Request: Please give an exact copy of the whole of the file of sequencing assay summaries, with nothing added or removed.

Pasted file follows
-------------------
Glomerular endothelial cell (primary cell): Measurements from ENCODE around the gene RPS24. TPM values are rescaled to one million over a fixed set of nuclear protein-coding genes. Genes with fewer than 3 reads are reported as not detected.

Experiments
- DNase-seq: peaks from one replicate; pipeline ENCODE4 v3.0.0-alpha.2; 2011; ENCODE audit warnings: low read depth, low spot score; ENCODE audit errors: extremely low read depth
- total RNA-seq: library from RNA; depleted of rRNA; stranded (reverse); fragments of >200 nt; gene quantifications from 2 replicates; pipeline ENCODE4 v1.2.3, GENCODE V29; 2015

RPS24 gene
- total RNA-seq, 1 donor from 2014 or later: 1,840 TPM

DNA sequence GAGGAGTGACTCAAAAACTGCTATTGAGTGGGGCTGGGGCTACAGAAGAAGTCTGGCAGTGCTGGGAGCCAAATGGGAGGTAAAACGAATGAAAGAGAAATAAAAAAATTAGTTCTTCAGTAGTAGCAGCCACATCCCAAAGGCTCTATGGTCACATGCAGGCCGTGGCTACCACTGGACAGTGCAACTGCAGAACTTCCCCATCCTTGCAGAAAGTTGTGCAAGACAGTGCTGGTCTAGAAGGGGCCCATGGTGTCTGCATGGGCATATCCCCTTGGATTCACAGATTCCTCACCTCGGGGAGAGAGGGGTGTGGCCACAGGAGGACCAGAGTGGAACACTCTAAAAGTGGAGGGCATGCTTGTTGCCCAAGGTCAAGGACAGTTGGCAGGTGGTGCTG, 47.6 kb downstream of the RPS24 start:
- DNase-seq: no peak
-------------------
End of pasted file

Glomerular endothelial cell (primary cell): Measurements from ENCODE around the gene RPS24. TPM values are rescaled to one million over a fixed set of nuclear protein-coding genes. Genes with fewer than 3 reads are reported as not detected.

Experiments
- DNase-seq: peaks from one replicate; pipeline ENCODE4 v3.0.0-alpha.2; 2011; ENCODE audit warnings: low read depth, low spot score; ENCODE audit errors: extremely low read depth
- total RNA-seq: library from RNA; depleted of rRNA; stranded (reverse); fragments of >200 nt; gene quantifications from 2 replicates; pipeline ENCODE4 v1.2.3, GENCODE V29; 2015

RPS24 gene
- total RNA-seq, 1 donor from 2014 or later: 1,840 TPM

DNA sequence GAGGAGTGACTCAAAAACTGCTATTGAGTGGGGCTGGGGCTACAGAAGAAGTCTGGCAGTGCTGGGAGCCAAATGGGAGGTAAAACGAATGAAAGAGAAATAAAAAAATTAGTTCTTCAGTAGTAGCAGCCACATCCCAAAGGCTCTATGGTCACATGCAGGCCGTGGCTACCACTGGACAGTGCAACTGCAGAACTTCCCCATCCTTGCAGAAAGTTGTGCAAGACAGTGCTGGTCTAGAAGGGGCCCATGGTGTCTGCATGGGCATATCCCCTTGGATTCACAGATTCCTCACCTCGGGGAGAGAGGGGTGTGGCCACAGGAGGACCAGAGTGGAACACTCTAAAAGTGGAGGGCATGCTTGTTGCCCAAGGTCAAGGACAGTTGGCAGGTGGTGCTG, 47.6 kb downstream of the RPS24 start:
- DNase-seq: no peak